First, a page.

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1. Taking a Stand Against Stand Your Ground
As the U.S. reels in the aftermath of the George Zimmerman trial, those who oppose the jury’s not-guilty verdict have begun to coalesce against Florida’s “Stand Your Ground” self-defense law. Attorney General Eric Holder joined the critique of Stand Your Ground at a speech to the NAACP on Tuesday. Stand Your Ground laws “senselessly expand the concept of self-defense and sow dangerous conflict in our neighborhoods… By allowing – and perhaps encouraging – violent situations to escalate in public, such laws undermine public safety,” Holder said. Famous musicians have responded strongly to the verdict, as well. Stevie Wonder announced on Tuesday he won’t perform in Florida as long as Stand Your Ground exists.
More from around the web:
Trayvon Martin’s death is not about you (HIGHLY RECOMMENDED).
– The Zimmerman case has nothing to do with Stand Your Ground.
– Yes, it does.
Do other countries have Stand Your Ground laws?
More From PolicyMic:
– It’s not just Florida, half the states would have acquitted Zimmerman
– How the hip-hop community responded to the Zimmerman verdict.
2. How the Senate Dodged a Nuclear Bullet
The U.S. is divided over many issues, but the Senate gave us hope we still know how to compromise, reaching an agreement to avoid the controversial “nuclear option” on Tuesday. Under the nuclear option, Senate Majority Leader Harry Reid (D-Nev.) threatened to change Senate voting rules to make it easier for President Obama to confirm his cabinet nominees. The Senate avoided that option when Republicans agreed to confirm four of Obama’s nominees in exchange for Democrats withdrawing two nominees for the National Labor Relations Board.
More from around the web:
Three reasons the Senate didn’t go nuclear.
– 10 facts that explain the filibuster fight.
More From PolicyMic:
– You’ll never guess the unlikely champion of compromise in Congress.
3. Something We Can All Agree On
Is this really happening? The Senate saw a second bipartisan move on Tuesday as Tea Party favorites Rand Paul (R-Ky.) and Ted Cruz (R-Texas) threw their support behind Kirsten Gillibrand’s (D-N.Y.) bill to reform how the military handles sexual assault cases. Gillibrand’s Military Justice Improvement Act looks to encourage survivors of assault to report their cases by removing prosecuting power from the military chain of command. “Senator Gillibrand should be commended for her leadership working to modernize our military justice system to protect our men and women from sexual assault,” said Cruz. Gillibrand’s bill will come up for debate as early as next week.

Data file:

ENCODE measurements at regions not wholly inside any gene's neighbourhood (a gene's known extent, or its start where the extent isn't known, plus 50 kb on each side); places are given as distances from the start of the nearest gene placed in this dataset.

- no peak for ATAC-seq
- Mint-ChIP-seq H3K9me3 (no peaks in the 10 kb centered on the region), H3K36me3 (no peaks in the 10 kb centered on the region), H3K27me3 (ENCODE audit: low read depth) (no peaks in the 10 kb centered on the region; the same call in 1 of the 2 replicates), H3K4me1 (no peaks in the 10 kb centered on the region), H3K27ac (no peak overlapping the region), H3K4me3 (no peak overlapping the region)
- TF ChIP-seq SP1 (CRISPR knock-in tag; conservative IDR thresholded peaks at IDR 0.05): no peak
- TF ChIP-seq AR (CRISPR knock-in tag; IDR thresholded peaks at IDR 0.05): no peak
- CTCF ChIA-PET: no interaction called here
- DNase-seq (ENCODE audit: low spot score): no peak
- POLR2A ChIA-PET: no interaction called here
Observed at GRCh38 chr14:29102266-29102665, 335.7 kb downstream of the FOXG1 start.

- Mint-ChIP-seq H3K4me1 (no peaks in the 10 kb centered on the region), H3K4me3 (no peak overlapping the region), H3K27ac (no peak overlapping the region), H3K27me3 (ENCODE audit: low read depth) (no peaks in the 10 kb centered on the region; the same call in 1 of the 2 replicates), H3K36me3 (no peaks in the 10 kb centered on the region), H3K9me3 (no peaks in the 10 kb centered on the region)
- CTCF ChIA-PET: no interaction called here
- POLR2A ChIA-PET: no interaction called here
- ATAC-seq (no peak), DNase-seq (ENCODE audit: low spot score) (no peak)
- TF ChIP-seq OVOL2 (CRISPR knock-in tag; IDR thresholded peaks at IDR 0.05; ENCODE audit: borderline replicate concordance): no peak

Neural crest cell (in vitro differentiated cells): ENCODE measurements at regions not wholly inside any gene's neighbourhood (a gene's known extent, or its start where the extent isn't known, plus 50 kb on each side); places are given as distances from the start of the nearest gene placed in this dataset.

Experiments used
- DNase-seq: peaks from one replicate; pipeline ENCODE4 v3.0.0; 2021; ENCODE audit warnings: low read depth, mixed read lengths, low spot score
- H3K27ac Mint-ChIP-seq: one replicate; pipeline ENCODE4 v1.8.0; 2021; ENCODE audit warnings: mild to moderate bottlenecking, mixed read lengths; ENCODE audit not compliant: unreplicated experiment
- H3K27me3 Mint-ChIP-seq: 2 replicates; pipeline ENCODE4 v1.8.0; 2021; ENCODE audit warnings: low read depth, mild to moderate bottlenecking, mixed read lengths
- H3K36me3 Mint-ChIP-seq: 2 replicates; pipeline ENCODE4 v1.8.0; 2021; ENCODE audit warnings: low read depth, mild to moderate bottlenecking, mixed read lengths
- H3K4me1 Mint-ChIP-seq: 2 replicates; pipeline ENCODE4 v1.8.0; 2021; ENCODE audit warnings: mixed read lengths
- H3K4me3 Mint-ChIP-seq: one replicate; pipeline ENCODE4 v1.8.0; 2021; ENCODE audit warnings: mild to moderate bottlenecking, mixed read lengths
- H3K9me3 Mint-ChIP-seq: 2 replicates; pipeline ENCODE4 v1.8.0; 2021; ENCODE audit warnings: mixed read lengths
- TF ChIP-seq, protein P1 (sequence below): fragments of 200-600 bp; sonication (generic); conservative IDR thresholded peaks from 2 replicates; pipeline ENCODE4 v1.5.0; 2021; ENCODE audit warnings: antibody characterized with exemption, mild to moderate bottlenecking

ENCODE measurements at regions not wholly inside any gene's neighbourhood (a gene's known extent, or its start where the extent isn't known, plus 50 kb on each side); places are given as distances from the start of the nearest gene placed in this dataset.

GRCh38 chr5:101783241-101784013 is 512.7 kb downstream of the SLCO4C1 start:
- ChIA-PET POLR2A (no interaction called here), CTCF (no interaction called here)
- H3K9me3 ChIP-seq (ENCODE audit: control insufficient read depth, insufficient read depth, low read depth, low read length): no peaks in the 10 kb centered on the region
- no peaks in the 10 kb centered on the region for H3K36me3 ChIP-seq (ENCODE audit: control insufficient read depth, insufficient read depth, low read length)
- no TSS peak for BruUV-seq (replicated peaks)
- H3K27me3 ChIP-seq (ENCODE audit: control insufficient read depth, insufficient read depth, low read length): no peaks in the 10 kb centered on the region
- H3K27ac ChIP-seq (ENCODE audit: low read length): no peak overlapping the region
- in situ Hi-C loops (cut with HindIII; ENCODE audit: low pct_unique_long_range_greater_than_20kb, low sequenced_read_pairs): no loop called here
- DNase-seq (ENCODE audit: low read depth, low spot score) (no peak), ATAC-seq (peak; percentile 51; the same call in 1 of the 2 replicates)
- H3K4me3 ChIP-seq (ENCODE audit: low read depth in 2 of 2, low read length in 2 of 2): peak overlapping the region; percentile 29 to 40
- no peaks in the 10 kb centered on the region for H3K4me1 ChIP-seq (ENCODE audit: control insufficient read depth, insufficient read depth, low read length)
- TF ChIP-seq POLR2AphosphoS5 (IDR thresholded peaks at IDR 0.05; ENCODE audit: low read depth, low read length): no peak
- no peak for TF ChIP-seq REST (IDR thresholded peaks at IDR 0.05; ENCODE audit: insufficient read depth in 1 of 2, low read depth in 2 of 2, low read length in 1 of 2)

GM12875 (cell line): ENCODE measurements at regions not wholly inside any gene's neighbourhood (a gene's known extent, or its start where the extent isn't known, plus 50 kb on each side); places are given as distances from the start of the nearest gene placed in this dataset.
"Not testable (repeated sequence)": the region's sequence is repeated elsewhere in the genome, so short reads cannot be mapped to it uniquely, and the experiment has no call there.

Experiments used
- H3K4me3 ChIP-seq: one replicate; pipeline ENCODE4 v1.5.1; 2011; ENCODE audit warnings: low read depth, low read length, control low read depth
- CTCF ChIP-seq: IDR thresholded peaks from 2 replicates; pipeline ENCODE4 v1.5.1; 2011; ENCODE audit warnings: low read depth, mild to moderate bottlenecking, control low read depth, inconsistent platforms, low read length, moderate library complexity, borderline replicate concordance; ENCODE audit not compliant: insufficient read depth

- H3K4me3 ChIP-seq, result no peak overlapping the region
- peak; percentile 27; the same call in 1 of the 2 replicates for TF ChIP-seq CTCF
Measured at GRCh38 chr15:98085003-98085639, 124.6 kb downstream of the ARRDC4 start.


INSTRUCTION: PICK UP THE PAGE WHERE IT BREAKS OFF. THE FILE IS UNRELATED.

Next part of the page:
More from around the web:
Sexual assault affects everyone in the military.
– Show your support by taking part in Senator Gillibrand’s “thunderclap.”
More From PolicyMic:
Ending the epidemic of sexual assault in the military.
4. Can You Hear Me Now?
Edward Snowden’s leaks are finally having a legal impact on the NSA, as 19 organizations filed a lawsuit against the NSA in federal court on Tuesday. The groups claim the NSA violated their First Amendment rights by secretly collecting their phone records. Now that Americans are taking the NSA to task, what are the chances the agency’s surveillance methods will change? Truman Project Fellow and former Pentagon official Michael McNerney isn’t getting his hopes up: “I hope the current debate results in more transparency but I'm not optimistic. With a few notable exceptions, there doesn’t seem to be a lot of desire in Congress for meaningful reform.”
More from around the web:
– The Electronic Frontier Foundation has a detailed timeline of NSA surveillance of Americans.
– Check out Edward Snowden’s handwritten letter of request for asylum in Russia.
More From PolicyMic:
Welcome to George W. Obama’s America.
5. If Only We Were All This Cool
Nobel Peace Prize nominee Malala Yousafzai spoke at the UN headquarters in New York last Friday; it was her first public speech since she was attacked last October by the Taliban. The young activist said the Taliban’s attack strengthened her resolve to fight for women’s education, and asserted the Taliban are afraid of educated women. Women’s education is a pressing issue: The BBC estimates a quarter of the world’s women do not receive basic education. The real kicker to Malala’s speech? It came on her 16th birthday.
More from around the web:
Don’t forget about the other Malalas of the world.
– Malala’s home country doesn’t feel the same way about her as the rest of the world.
The leader of the Taliban wrote Malala a letter after her speech at the UN.
More From PolicyMic:
– Liz Plank collects the 9 best quotes from Malala’s speech.
– American universities fight off a million cyberattacks a week.
– The surprising relationship between successful women and sports.
– These data masters know where you’ll be 285 days from now.
– 9 charts that show you what the world will look like in the future.
5 forgotten books worth revisiting.
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